Other Space‘s effortless ability to pair off different characters in its first few episodes has ,given the show great room to grow, a trend “Trouble’s Brewing” continues by framing everything that happens around the episode as the result of a single dynamic: Stewart and Karen, easily the show’s most developed relationship. From there, “Trouble’s Brewing” sprawls out to many different places in what could be considered, in this show’s twisted little way, it’s most romantic episode. At the same time, it’s also the most clever, an episode that plays two vastly different times lines at the same time, a ridiculous little survival story that ends up a horrible consequence of the “robot uprising,” providing the real dramatic thrust of the episode.
It all begins in such an innocent place, when Karen and Stewart decide to start staying out of each other’s way, allowing them to make their own decisions without collaborative input. However, this only leads to disaster: their fractured leadership leads them both to overlook important decisions, like denying Natasha “human rights” or giving Zalien a bonus so he’ll shut up, which ends up with Stewart and the crew deserting Michael and Tina on the unexplored planet for nearly a year, due to the temporal difference. Without collaboration, there is chaos, and everything stemming from their decision to stay out of each other’s way achieves that. By the end of the episode, Tina’s eaten Michael’s leg (“months” after their relationship comes to an end), A.R.T. is trying to stage a mutiny with a spear he keeps dropping, and Kent is giving Natasha a digital flower, access granted thanks to the fingerprints of a strangler he’s wearing as gloves.
Okay, the last one is more cute than anything, but all three directly address the key components of Karen and Stewart’s relationship as co-workers and siblings; without each other, they’re nothing but idiots bumbling through an unknown space, destined to make terrible decisions because of each person’s personality imbalances. Karen’s coldness is symbiotically tied to Stewart’s overly endearing nature, just as Karen’s decisiveness often balances out Stewart’s soft-handed approach to everything; the concept is simple, but well-executed, their dynamic one of the more consistently rewarding relationships on the show.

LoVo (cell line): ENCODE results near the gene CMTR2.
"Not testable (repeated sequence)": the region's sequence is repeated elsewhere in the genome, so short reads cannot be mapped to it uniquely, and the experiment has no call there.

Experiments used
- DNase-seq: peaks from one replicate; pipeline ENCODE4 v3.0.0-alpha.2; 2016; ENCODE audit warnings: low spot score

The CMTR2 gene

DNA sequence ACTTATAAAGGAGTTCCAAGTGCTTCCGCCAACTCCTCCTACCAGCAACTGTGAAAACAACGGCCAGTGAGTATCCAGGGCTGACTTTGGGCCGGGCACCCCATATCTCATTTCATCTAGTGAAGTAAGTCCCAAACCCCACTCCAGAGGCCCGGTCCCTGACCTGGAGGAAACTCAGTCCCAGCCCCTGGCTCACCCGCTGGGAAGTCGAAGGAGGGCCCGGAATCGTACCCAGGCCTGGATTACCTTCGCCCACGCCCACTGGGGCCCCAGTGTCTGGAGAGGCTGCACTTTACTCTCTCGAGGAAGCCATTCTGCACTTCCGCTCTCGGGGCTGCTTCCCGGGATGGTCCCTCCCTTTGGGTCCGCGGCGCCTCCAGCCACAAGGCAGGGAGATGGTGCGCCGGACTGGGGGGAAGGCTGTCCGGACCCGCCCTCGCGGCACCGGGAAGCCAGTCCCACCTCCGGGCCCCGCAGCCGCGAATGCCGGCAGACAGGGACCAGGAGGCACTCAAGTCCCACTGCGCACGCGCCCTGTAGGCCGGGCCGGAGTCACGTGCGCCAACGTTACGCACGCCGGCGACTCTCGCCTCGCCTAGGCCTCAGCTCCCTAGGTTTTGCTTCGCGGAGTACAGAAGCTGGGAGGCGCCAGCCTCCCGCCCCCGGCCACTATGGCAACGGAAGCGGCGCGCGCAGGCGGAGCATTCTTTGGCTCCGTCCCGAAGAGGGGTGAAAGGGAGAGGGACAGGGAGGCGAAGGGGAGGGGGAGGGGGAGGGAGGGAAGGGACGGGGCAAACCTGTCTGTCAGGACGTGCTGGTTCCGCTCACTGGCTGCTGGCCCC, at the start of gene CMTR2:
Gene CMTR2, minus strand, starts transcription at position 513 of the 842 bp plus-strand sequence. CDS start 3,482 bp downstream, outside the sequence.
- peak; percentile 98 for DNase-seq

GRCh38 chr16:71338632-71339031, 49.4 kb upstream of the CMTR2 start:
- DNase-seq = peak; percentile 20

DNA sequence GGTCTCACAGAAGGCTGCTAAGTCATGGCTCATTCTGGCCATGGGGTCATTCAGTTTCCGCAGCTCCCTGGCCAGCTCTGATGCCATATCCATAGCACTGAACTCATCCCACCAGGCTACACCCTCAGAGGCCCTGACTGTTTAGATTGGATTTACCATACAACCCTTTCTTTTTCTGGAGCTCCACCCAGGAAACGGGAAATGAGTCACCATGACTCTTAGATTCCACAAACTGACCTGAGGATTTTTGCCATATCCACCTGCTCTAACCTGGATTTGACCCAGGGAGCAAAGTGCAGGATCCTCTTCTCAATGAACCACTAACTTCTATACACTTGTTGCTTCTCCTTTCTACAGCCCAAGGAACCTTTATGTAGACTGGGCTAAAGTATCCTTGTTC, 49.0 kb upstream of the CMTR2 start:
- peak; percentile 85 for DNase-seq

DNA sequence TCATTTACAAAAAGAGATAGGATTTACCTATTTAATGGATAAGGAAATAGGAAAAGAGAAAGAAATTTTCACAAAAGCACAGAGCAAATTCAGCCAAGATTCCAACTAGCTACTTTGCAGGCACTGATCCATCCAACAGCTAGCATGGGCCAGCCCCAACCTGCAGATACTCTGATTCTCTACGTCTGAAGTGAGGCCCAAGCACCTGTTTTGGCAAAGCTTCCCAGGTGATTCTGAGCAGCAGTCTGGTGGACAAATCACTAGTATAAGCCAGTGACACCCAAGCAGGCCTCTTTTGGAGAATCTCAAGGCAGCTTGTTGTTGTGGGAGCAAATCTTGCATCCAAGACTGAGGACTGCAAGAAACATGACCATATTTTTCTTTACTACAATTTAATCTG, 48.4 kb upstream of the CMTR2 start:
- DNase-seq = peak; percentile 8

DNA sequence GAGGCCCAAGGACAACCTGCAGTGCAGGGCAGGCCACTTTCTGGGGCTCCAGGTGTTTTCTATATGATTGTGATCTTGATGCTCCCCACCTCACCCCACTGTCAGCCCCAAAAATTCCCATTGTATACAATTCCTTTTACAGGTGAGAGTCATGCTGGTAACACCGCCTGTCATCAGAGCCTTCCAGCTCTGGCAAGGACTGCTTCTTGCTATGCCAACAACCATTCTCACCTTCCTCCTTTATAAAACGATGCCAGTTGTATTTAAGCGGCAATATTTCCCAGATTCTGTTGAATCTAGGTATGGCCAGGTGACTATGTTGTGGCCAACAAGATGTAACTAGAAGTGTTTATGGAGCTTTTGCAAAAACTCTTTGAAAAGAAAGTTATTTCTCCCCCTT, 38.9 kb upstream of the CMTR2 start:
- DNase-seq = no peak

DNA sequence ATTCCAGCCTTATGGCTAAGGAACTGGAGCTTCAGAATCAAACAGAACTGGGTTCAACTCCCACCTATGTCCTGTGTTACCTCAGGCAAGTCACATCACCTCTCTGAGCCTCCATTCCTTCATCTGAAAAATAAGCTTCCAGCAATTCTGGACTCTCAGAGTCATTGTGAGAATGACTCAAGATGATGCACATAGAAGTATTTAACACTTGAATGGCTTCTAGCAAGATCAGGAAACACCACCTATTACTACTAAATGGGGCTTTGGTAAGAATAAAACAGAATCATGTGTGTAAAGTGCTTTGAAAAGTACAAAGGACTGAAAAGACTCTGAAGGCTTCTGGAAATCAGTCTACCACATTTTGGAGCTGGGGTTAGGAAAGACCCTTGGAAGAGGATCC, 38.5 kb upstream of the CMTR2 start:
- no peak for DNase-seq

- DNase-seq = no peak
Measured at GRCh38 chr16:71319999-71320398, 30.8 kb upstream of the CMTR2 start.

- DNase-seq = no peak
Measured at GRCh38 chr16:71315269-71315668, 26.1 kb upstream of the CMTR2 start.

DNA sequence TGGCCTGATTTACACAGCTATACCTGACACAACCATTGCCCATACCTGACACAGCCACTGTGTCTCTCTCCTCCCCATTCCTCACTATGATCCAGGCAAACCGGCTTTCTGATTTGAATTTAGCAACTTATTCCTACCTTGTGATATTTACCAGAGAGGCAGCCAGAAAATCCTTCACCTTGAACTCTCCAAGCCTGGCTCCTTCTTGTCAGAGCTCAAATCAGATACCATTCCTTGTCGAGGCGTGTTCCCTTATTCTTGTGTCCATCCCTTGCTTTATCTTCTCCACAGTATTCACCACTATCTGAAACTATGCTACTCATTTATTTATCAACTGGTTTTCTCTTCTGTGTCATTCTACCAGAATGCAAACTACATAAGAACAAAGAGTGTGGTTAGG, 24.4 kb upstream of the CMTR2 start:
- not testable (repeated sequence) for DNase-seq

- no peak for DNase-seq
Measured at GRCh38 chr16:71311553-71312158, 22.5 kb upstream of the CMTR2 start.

The real gem of “Trouble’s Brewing” comes on the surface of the strange planet Michael and Tina are investigating, as their relationship goes from strangers to lovers to enemies to hunter/prey in the course of eight or nine hours, stretched out to nearly a year for them on the planet. This gives the characters the room to show some range they haven’t with other characters as they get comfortable with each other. The pair riff on Kent and Stewart as they sit and wait for the days to pass by on their “important” mission to the new planet. This leads to them sleeping together and then moving in with each other, fully establishing Michael as the stud of the Cruiser, even though he’s simultaneously the most forgettable person on the ship to the other people (except maybe Stewart, the kid he used to baby sit).
Little ironies and flourishes like Michael’s position on the ship professionally, socially, and sexually are what makes Other Space the fun, quirky comedy it is, adding to the show’s flexibility by being able to draw different shades of humor out of every character. A.R.T. provides the F.A.R.T. jokes, Zalien the airhead humor, Karen the straightest of straight women; how Other Space constantly re-arranges these already-familiar (in a good way) pieces to catalyze new story directions is so entertaining to watch, both as a comedy and as a study in script writing and character development. It makes moments like Natasha’s sheepish smile towards Kent and Michael’s conflicted jokes about Stewart more rewarding than they might seem out of context; and its those colorful accents that bring the interior of the Cruiser to life, making Other Space the beautiful little oddity it is.
[Photo via Yahoo]
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